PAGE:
Eustace & Mukherji Bill to Provide Incentive for Farmers to Donate Surplus to Area Food Banks Clears Assembly Panel

An Assembly panel on Monday approved legislation sponsored by Assemblymen Tim Eustace and Raj Mukherji to provide commercial farm operators with corporation business tax and gross income tax credits for the value of certain donations they make to food banks.

“We’ve all heard the saying ‘Good food should never go to waste,'” said Eustace (D-Bergen/ Passaic). “With this bill, we can provide an incentive that will encourage operators of commercial farms to donate surplus crops of fruits and vegetables to local area food banks. Not only will farmers have to waste less food, but this will help to increase the amount and diversity of fresh, healthy foods available for distribution in area food banks.”

Under the bill (A-1760), commercial farm operators who make donations of fruits or vegetables fit for human consumption to a New Jersey food bank during tax periods beginning on or after January 1, 2017 but before January 1, 2022 would be allowed to claim a credit that can be used to reduce their tax liability.

The credit would be 10 percent of the wholesale value of the fruits and vegetables donated to the food bank, as determined using a quantity-weighted average of comparable wholesale sales of similar fruits or vegetables the commercial farm operator made during the month of the donations or, if no comparable sales are made, the overall average price paid for similar fruits and vegetables at the nearest regional market during the month of the donation.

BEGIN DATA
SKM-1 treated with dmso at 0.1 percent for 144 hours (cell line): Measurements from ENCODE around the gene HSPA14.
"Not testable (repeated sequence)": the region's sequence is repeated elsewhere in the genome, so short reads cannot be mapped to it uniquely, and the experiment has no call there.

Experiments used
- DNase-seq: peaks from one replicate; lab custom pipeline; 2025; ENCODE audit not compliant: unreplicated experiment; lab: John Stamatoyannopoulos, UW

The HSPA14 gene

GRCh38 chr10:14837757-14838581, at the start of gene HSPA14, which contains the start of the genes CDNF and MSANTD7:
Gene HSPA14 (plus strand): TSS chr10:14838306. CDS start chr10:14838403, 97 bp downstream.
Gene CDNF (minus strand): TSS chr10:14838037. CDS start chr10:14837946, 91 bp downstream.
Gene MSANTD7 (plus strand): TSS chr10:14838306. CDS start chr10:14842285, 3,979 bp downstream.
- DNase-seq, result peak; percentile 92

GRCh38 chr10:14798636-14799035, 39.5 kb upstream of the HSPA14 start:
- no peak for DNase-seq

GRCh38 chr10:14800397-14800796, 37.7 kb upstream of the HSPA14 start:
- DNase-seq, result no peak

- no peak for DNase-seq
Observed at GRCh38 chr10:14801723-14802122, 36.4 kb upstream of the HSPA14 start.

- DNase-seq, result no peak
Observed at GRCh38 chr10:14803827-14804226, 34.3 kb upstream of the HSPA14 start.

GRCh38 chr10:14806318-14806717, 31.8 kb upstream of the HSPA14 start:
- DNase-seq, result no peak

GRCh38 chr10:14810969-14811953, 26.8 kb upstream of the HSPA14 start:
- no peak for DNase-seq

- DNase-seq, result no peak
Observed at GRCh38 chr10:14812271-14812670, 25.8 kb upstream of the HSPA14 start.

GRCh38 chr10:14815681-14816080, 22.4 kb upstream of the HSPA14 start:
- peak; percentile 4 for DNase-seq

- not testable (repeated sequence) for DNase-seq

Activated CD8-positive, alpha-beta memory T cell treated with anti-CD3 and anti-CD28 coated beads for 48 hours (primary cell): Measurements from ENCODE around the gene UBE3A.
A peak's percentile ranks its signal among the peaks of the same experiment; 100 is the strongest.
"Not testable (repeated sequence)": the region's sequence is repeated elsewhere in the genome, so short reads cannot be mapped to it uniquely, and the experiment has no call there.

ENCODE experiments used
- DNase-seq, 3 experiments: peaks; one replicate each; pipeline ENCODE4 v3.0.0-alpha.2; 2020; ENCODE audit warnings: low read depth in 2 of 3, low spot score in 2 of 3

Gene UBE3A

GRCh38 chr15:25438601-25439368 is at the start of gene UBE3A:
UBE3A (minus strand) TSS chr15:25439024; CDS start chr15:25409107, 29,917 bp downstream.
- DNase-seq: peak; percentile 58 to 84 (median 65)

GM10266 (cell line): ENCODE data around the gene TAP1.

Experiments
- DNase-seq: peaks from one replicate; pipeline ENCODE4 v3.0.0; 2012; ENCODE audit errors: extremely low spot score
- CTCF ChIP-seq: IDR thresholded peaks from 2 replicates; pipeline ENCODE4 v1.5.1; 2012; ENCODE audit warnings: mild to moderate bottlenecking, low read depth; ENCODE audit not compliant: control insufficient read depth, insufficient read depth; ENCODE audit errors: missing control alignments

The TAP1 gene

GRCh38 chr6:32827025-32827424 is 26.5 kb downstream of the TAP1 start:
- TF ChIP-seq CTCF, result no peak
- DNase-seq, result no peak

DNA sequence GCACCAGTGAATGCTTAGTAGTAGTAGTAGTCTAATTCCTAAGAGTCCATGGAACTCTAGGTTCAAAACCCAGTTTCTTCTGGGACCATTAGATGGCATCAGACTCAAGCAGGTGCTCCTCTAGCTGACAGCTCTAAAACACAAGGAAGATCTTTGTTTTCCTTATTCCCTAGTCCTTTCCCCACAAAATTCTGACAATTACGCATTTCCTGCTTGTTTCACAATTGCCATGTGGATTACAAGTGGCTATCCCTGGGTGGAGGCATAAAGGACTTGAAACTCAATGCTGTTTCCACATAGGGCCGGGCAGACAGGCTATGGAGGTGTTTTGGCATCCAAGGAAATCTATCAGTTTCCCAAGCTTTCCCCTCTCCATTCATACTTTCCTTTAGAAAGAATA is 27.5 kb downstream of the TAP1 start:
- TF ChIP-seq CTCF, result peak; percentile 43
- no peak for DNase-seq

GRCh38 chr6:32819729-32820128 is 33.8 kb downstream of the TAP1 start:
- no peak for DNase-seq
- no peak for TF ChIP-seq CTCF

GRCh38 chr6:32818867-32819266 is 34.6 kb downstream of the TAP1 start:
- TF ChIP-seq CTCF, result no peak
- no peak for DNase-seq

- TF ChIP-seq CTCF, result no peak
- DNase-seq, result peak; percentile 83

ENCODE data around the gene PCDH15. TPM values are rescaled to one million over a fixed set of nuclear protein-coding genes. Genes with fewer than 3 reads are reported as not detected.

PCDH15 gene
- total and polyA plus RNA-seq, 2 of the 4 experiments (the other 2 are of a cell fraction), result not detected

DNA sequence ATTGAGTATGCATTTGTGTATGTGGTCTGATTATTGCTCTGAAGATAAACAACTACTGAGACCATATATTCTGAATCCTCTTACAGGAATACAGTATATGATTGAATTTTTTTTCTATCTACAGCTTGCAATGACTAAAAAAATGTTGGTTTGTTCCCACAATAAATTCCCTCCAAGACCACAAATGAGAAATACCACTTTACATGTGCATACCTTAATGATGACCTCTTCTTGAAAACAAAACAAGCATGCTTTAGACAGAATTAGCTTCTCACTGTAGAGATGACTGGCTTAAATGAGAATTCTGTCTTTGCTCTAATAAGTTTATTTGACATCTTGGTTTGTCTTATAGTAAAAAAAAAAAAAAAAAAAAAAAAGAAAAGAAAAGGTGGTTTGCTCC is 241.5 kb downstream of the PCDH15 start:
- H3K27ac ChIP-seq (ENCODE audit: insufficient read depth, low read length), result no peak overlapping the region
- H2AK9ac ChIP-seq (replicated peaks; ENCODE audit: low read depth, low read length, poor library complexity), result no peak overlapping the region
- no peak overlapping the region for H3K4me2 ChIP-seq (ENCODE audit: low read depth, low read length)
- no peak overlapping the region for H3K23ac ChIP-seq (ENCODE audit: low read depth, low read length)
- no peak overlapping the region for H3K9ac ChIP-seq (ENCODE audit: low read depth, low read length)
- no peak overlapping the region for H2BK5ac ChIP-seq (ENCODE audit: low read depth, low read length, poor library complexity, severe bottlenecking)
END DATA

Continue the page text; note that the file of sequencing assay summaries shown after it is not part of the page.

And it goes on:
“The surplus produce donated as a result of this bill would increase the amount and diversity of fresh, healthy foods available to feed hungry New Jersey residents,” said Mukherji (D-Hudson). “Instead of throwing away perfectly edible foods simply because they don’t meet cosmetic standards, farms can help those in need and receive a tax credit for it.”

“Donation of surplus food will reduce the current level of unmarketable but edible produce that goes unharvested or that is harvested but becomes waste because it fails to meet quality or appearance criteria but is still good for consumption,” continued Eustace, chair of the Assembly Environment and Solid Waste Committee.

The bill would require farmers claiming a credit to obtain a written statement from the food bank to substantiate each donation of fruits or vegetables.

In addition, the bill directs the director of the Division of Taxation in the Department of Treasury to prepare an annual report on the utilization of the credits provided by the bill. The annual report must document how the credits are used by farm operators in each year of the five-year period for which credits are allowed.

The measure was advanced by the Assembly Appropriations Committee.